Tariq Ramadan supporters paid French spy to steal rape accuser's identity

"Investigations must be carried out to find out if these foul-smelling practices are the work of Tariq Ramadan and his entourage, even if it seems obvious."

Prominent academic Tariq Ramadan (photo credit: REUTERS/STEPHANE MAHE)
Prominent academic Tariq Ramadan
The ongoing case against Islamic scholar Tariq Ramadan became mired in even more controversy when one of his accusers filed a complaint over her identity being stolen and illegally published by a rogue French intelligence agent, Le Parisien reported.
Ramadan, a professor of contemporary Islamic studies at Oxford’s St. Anthony’s College and grandson of the founder of the Muslim Brotherhood, is currently facing four charges of rape in France. The two initial charges were made by feminist activist Henda Ayari, with the other one being a disabled woman identified only as "Christelle."
However, Ramadan's supporters reportedly uncovered Christelle's identity in 2018 after hiring an active member of France's internal intelligence agency Direction Generale de la Securite Exterieure (DGSE), identified only as "Haurus," to comb through the Dark Web for information. This agent has reportedly fallen into disgrace for selling information, according to a report accessed by Le Parisien, and the agent has since been indicted.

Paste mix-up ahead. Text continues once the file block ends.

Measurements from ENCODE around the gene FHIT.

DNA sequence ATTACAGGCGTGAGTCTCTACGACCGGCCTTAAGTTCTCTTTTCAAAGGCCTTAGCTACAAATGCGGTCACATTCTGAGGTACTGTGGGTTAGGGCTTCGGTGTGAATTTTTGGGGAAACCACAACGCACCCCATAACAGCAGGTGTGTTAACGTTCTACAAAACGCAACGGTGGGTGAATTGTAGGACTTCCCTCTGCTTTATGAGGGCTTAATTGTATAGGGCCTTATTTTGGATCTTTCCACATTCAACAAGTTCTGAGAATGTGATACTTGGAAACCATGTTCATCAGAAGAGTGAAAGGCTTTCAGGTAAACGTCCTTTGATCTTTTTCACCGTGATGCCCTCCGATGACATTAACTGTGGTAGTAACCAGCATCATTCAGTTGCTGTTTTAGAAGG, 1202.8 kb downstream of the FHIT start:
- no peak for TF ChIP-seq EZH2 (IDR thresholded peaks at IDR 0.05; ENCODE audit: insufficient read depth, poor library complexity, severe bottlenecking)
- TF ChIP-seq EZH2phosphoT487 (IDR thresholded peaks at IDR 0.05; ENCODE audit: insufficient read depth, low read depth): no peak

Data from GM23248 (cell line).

In 2019, Christelle sought legal action to stop Ramadan from publicizing her identity in his book, titled Devoir de vérité or Duty of Truth, which mentions her name no less than 84 times. However, her first name and birthdate was reportedly released to, and published by, the Muslim Post, a Tunis-based news outlet that has published many articles in Ramadan's defense.
Christelle's lawyer, Eric Morain, now wants to request the admission of evidence from the Haurus case into the case against Ramadan.
Speaking to Le Parisien, Morain referred to the actions as "foul-smelling" and said that it was part of an effort to pressure and scare his client with threats into silence.
"Investigations must be carried out to find out if these foul-smelling practices are the work of Tariq Ramadan and his entourage, even if it seems obvious," he said.
"In this case, there have been many pressures and threats on the victims to scare them and silence them. The disclosure of identities and addresses is part of these methods."
And it seems Ramadan's supporters have helped keep this pressure campaign active. According to a report in Le Monde, Ramadan and his supporters have been attacking his accusers over social media. This included retweeting comments about a supposed conspiracy against the scholar, but also included insults, threats and fake screenshots by many accounts over several social networks.
Ramadan is scheduled to appear before the French court on June 24 for violating anonymity protections, which French law grants to victims of assault.
Though initially denying any sexual contact with his accusers over a span of years, Ramadan later claimed in October 2018 that he had consensual sex with his accusers.
He has consistently denied all the charges against him and labeled them as a media frenzy, while his supporters have called the charges an "international Zionist plot."